You can make a difference.
Momentum is building for an audacious plan to turn the prime minister’s official residence in Ottawa into a national showcase for super-energy-efficient housing, and a powerful symbol of Canada’s promise to make a difference on global climate change.
The idea began with a simple question: if 24 Sussex Drive is in such terrible condition that Prime Minister-Designate Justin Trudeau and his family will have to live elsewhere while the 19th-century home is renovated, why not rebuild it as a net-zero heritage retrofit?
Net-zero—meaning that the building produces at least as much energy as it consumes over its operating life.
It’s an idea that would have been unimaginable just two weeks ago. Now, it’s striking a chord across the country, with Canadians who’ve been yearning for some sign of a national commitment on climate and energy.
24 Sussex: Catching up on decades of neglect
Margaret Trudeau, who famously described the official residence as “the crown jewel of the federal penitentiary system,” was the first to raise flags about her son and his family moving back into an unrenovated home. “24 Sussex is in need—has been in need since I was there 40 years ago—of major infrastructure repair, and it simply hasn't been done,” she told CBC shortly after the election. “Not decor, not fancy stuff—just plumbing and roofs and all the things that keep a house standing.”
In 2008, the Auditor General concluded that the residence hadn’t seen major renovations in 50 years, and repairs were urgently needed. “The report found the windows, plumbing, electrical systems, heating, and air conditioning at 24 Sussex Drive are all in poor to critical condition,” CBC reported. “The home also has no fire sprinklers and contains asbestos, which has been linked to disease, including lung cancer.”
But any chance at a solution was lost when the home’s previous occupants learned they would have to vacate the premises for 12 to 15 months while the work was done. The prime minister's office responded in 2008 that the boss “had no intention of moving out of the official residence until his term was up.”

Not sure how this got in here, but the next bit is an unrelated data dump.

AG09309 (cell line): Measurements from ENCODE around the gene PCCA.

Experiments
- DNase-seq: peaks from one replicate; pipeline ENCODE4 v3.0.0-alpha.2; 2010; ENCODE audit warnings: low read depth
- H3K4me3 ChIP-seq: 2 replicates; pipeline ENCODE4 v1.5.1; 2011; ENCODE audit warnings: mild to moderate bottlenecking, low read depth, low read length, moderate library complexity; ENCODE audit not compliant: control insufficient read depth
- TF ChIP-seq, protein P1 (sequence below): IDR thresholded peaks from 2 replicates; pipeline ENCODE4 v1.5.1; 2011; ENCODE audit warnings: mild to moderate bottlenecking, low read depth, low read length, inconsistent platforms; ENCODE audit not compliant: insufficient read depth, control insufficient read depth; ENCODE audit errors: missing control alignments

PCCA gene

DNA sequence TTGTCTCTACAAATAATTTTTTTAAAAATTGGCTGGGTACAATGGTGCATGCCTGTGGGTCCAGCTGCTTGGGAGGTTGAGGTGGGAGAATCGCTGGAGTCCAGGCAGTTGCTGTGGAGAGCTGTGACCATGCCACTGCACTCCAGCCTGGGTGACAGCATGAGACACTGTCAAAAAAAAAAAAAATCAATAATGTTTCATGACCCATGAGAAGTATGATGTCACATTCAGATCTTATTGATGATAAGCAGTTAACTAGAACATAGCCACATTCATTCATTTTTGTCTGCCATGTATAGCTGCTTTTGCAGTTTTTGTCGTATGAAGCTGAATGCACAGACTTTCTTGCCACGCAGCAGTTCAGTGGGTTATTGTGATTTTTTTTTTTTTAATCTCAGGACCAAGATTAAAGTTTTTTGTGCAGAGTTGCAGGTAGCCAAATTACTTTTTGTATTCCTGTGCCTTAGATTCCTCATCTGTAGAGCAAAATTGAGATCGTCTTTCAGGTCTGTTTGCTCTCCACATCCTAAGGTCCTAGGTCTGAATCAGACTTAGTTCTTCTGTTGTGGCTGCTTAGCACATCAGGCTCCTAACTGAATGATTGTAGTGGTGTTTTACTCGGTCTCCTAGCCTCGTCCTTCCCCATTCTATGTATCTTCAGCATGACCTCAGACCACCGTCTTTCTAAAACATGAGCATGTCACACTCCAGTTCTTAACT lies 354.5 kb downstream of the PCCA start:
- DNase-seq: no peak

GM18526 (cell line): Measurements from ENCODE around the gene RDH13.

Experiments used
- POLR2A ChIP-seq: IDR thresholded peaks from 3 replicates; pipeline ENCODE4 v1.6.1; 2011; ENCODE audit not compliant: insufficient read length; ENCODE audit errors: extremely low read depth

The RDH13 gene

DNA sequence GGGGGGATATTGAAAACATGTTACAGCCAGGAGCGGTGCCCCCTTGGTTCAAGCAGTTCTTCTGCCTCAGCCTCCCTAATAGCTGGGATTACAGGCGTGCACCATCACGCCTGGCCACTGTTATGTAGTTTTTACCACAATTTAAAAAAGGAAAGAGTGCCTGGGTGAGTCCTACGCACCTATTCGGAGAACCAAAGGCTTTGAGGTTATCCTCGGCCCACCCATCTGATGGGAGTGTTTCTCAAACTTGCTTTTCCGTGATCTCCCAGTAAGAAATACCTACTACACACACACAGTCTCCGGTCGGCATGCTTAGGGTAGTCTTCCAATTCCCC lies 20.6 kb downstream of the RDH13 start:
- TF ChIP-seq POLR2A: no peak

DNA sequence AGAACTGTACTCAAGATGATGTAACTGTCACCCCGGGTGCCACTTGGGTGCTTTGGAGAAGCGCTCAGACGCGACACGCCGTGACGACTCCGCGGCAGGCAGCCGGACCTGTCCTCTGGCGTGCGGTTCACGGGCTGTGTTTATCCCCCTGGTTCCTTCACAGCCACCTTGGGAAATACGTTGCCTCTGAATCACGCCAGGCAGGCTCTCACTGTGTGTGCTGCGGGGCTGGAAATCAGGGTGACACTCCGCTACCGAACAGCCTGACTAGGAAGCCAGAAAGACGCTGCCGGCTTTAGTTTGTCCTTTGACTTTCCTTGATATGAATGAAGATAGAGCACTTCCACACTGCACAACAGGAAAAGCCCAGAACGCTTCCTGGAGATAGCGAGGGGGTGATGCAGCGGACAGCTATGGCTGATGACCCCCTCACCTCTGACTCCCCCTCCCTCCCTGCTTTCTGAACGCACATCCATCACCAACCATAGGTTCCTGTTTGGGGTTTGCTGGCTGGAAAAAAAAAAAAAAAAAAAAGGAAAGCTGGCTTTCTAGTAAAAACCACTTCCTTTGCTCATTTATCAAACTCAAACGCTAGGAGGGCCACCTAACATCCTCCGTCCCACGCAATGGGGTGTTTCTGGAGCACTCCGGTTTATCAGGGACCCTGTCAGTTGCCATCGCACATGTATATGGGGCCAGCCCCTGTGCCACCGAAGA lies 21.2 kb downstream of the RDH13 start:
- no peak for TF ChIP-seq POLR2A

Well, his term is up. And now, the new government can seize a once-in-a-generation opportunity to get the renovation done right.
Future meets the past
Buildings accounted for 30 per cent of Canada’s energy use in 2011, according to Natural Resources Canada, and the best time for an energy retrofit is when major renovations are already scheduled. Meanwhile, in the years since Stephen Harper flatly refused to have 24 Sussex brought into the 21st century:
Solar electricity costs have plummeted.
Low-carbon analysts now argue that every building on earth must be net-zero by 2050 or sooner. Work by Architecture 2030 shows the target isn’t just desirable. It’s doable.
So what if Prime Minister-Designate Trudeau declared that 24 Sussex will be renovated as a net-zero heritage retrofit?
With most of the major infrastructure costs already built into the renovation itself, what if the designers set out to hit the net-zero threshold with features that would pay themselves back in energy savings over the life of the building?
“It may be that the improvements in energy efficiency would not only pay back handsomely, but actually reduce capital costs,” says one of Canada’s leading low-carbon architects, Greg Allen. “Depending, of course, on how elaborate the HVAC system would be.”
One group of students at a southern Ontario university told us they might know how to design the home to be a net energy producer.
Building a groundswell
24 Sussex Drive is not the most important item on the new government’s agenda, nor even on its energy and climate agenda. But symbols matter, and if they get it right, this symbol will matter a lot.
That’s why we’ve been inundated with positive feedback since we first floated the idea.
It makes sense to Sierra Club members thinking of the lasting, iconic impact of a heritage retrofit done right, a building that has great meaning in Canada’s history and could become an emblem for the country’s low-carbon future.
It resonates with people we’re hearing from on social media. People who can imagine the PM showing up at a make-or-break United Nations climate summit in Paris with firm greenhouse gas reduction targets to announce (we’re still working on that), and the promise that he’ll soon be ready to host his international peers in the world’s most energy-smart official residence.
“On behalf of 35 million Canadians, we’re back,” Trudeau said October 20, in his first message to world leaders. What better way to reinforce the point?